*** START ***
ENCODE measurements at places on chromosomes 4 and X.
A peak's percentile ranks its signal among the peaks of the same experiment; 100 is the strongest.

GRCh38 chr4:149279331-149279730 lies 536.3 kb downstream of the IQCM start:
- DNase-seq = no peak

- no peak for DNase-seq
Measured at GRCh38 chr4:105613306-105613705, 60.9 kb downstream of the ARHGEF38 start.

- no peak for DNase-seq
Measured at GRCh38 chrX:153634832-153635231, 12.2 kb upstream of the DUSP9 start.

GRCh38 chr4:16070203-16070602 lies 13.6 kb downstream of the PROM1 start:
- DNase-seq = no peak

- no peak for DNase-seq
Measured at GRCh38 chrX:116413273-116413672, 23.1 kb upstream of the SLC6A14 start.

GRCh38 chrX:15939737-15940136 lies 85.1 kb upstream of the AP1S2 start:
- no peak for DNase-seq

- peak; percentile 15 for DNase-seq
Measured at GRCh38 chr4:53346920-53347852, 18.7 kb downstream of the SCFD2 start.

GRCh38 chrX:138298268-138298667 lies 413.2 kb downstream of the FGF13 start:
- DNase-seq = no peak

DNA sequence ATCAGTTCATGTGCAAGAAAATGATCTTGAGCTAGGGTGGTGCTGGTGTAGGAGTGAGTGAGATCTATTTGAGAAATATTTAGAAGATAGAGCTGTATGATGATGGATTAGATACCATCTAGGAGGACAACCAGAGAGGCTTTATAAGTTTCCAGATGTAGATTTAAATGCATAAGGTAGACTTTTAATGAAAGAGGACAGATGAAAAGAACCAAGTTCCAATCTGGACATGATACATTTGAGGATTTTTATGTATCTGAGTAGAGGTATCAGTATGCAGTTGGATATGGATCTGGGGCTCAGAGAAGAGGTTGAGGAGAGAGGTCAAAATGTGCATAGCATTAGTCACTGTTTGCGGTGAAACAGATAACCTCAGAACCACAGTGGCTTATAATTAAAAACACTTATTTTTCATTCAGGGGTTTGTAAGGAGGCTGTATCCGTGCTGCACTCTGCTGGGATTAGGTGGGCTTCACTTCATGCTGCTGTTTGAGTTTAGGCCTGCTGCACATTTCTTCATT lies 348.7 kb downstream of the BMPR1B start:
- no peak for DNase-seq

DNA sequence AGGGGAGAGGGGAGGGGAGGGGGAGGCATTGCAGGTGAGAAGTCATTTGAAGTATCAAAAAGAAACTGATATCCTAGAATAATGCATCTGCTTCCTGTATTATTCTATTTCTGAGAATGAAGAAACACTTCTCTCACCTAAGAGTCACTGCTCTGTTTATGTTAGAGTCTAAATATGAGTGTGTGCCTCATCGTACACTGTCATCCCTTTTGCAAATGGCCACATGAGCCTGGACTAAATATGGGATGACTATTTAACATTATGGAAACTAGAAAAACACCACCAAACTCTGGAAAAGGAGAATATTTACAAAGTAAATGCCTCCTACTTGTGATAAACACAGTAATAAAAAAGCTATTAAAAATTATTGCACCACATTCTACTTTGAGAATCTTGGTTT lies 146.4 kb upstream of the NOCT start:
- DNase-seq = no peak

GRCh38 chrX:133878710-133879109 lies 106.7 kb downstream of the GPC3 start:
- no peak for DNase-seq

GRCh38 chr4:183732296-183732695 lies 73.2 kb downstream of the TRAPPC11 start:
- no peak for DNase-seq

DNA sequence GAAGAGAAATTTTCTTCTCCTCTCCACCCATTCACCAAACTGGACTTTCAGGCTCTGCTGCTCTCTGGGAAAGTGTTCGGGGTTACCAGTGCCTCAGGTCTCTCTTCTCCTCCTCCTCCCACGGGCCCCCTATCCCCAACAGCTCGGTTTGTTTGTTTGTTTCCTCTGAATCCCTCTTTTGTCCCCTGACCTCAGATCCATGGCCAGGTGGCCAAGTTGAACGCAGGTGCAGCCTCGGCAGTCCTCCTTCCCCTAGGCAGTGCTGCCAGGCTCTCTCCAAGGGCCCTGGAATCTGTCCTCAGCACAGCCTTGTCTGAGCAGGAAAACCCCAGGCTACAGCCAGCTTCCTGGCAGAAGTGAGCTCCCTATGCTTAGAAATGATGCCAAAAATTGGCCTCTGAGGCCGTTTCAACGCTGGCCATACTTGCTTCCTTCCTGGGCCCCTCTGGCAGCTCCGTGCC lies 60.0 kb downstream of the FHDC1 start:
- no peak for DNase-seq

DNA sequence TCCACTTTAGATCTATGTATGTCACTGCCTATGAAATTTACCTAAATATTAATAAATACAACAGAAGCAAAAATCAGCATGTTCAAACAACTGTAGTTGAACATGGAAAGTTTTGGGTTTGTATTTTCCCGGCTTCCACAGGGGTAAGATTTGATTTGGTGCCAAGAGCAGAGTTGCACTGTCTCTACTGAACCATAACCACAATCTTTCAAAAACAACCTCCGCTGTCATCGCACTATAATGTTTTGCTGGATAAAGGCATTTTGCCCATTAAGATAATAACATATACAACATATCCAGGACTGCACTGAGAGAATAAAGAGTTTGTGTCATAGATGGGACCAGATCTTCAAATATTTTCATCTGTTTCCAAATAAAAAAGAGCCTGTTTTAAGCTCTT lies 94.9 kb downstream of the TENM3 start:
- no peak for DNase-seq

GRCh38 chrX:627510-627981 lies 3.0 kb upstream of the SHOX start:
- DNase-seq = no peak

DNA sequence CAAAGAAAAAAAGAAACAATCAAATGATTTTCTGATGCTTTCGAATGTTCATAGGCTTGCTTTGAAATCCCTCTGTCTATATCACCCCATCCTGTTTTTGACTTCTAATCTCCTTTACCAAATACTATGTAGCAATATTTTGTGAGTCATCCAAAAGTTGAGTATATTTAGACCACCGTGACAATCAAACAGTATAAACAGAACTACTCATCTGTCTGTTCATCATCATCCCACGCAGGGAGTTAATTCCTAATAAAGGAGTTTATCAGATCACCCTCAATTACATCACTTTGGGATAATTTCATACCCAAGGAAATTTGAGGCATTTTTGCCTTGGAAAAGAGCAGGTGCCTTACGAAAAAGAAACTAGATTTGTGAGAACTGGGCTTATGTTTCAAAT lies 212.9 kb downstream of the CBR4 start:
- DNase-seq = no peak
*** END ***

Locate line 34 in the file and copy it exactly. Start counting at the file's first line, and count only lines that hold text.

- DNase-seq = no peak